Brexit: The past seven days

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Leader of the Brexit Party Nigel Farage with former Tory minister Ann Widdecombe, who has defected from the Conservatives to join the Brexit Party, in Westminster. (Stefan Rousseau/PA)

It was the week when everyone had to get their heads round the idea that, despite voting to leave the EU three years ago, the UK is almost certainly going to be electing MEPs to the European Parliament.

So what has happened and what will happen next?

– Days to go

188, if Brexit comes on the latest deadline of October 31. Or 26, if Theresa May somehow gets a deal ratified in time to cancel the European elections on May 23. Or 65, if ratification happens in time for the UK to leave on June 30 and avoid the need for MEPs to take up their seats.

– What happened this week?

Cross-party talks between the Government and Labour resumed after an 11-day break during the Easter recess, but there was precious little sign of progress. Mrs May accused Labour of dragging its feet, while Jeremy Corbyn retorted that the PM was not budging on her red lines.

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Shadow Brexit Secretary Sir Keir Starmer led his party in talks (Dominic Lipinski/PA)

As negotiations on the Brexit deal took a back seat, focus shifted to preparations for the European elections, with high-profile launches of lists of candidates for Nigel Farage’s Brexit Party and the pro-Remain Change UK. Meanwhile, the threat of an early end to Mrs May’s tenure as Conservative leader was lifted, as the backbench 1922 Committee rejected demands from Brexit-backing MPs to enable a confidence vote in June.

– What happens next?

The Government must introduce its Withdrawal Agreement Bill in the Commons over the coming week to have any chance of avoiding Euro-elections. It is understood that Mrs May is ready to table the Bill, which would ratify her deal, even if compromise with Labour has not been reached. But she will not do so if she risks defeat, as this would force her to bring the parliamentary session to an end and reintroduce her Brexit legislation in a new Queen’s Speech.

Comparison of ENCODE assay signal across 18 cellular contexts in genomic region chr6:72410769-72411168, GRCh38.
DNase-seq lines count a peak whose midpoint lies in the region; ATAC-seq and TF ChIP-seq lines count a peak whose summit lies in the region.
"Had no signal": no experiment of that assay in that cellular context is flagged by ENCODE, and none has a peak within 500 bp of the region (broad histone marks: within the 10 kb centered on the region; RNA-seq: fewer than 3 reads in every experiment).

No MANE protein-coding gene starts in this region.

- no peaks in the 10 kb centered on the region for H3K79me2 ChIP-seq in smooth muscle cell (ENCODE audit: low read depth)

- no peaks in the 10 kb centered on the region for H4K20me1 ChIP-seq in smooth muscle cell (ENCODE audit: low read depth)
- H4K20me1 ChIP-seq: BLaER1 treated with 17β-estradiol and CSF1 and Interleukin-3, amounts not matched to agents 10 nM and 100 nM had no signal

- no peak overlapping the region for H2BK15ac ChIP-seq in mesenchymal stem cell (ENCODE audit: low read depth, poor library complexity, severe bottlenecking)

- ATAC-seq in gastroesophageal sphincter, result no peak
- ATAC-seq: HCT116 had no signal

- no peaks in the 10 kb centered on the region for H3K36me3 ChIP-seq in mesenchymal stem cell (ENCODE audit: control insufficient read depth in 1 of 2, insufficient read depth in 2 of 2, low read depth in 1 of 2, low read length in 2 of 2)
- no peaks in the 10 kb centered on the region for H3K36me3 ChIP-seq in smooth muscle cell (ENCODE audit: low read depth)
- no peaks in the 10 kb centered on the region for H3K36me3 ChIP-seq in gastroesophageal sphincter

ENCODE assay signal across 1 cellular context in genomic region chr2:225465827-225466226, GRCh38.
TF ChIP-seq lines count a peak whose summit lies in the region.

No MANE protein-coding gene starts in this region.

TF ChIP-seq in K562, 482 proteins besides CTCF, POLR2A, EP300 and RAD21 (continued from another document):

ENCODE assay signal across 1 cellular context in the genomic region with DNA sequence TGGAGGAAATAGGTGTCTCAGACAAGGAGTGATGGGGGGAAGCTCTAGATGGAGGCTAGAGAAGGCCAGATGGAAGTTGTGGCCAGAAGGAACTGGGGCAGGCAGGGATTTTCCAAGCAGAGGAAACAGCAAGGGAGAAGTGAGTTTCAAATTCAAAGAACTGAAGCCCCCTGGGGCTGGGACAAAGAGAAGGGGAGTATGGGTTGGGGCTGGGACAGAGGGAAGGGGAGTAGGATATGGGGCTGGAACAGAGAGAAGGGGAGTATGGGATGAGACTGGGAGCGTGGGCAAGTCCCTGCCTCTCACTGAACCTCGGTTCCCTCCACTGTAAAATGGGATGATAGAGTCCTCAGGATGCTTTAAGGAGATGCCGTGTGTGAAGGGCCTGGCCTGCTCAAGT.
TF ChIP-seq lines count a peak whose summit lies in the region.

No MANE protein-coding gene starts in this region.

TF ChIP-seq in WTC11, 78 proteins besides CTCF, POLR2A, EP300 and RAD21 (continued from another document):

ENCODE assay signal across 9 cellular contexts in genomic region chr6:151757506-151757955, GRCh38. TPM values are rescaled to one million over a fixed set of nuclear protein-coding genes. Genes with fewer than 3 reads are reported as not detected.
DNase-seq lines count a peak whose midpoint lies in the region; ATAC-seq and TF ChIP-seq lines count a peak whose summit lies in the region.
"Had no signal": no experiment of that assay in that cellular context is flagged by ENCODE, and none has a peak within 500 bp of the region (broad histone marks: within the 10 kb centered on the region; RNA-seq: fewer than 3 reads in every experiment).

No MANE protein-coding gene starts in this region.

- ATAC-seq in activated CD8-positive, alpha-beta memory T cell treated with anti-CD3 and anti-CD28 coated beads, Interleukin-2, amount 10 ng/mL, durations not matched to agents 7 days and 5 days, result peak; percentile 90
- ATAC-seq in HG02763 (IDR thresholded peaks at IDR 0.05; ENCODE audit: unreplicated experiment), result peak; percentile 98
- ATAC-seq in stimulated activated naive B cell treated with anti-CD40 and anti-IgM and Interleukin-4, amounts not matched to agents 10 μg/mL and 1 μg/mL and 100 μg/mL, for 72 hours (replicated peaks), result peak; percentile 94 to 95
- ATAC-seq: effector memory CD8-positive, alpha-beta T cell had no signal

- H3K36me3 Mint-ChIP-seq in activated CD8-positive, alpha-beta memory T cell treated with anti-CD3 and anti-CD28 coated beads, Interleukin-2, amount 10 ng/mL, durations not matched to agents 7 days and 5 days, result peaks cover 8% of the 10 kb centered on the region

POLITICS Brexit
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Mrs May faces a public grilling on her handling of Brexit by senior backbench MPs at the Commons Liaison Committee on Wednesday and English council elections on Thursday will give a pointer to voters’ judgment on her efforts.

– Good week

Nigel Farage

The former Ukip leader saw his new Brexit Party outstrip the Conservatives and challenge Labour in the polls for the European elections as he unveiled high-profile candidates including former Tory minister Ann Widdecombe.

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Brexit Party leader Nigel Farage campaigned in Clacton (Joe Giddens/PA)

– Bad week

Sir Vince Cable

The Liberal Democrat leader was snubbed by the Change UK movement set up by former Labour and Tory MPs in his appeal for a joint Remain ticket for the European elections.

– Quote of the week

“Removing Theresa May has become like a trip to the dentist. It’s something that’s got to be done, and the longer you leave it the worse it will be.” Greig Baker, the chairman of the Canterbury Conservative Association

– Tweet of the week

“I thought this was a spoof account when I read this on my friend Andrew Adonis’ page but then I remembered he is now standing for ⁦@UKLabour⁩ in the European elections and so has been gagged by the leadership. Bye bye #PeoplesVote+Remain, hello soft Brexit. So disappointing.” Change UK spokesman Chuka Umunna, on Lord Adonis’s apology for suggesting that Leave supporters should not vote Labour.

– Word of the week

Democracy

Repeated endlessly by Brexit-backing candidates including Ms Widdecombe, this is what Mr Farage says his party is defending in the May 23 poll.

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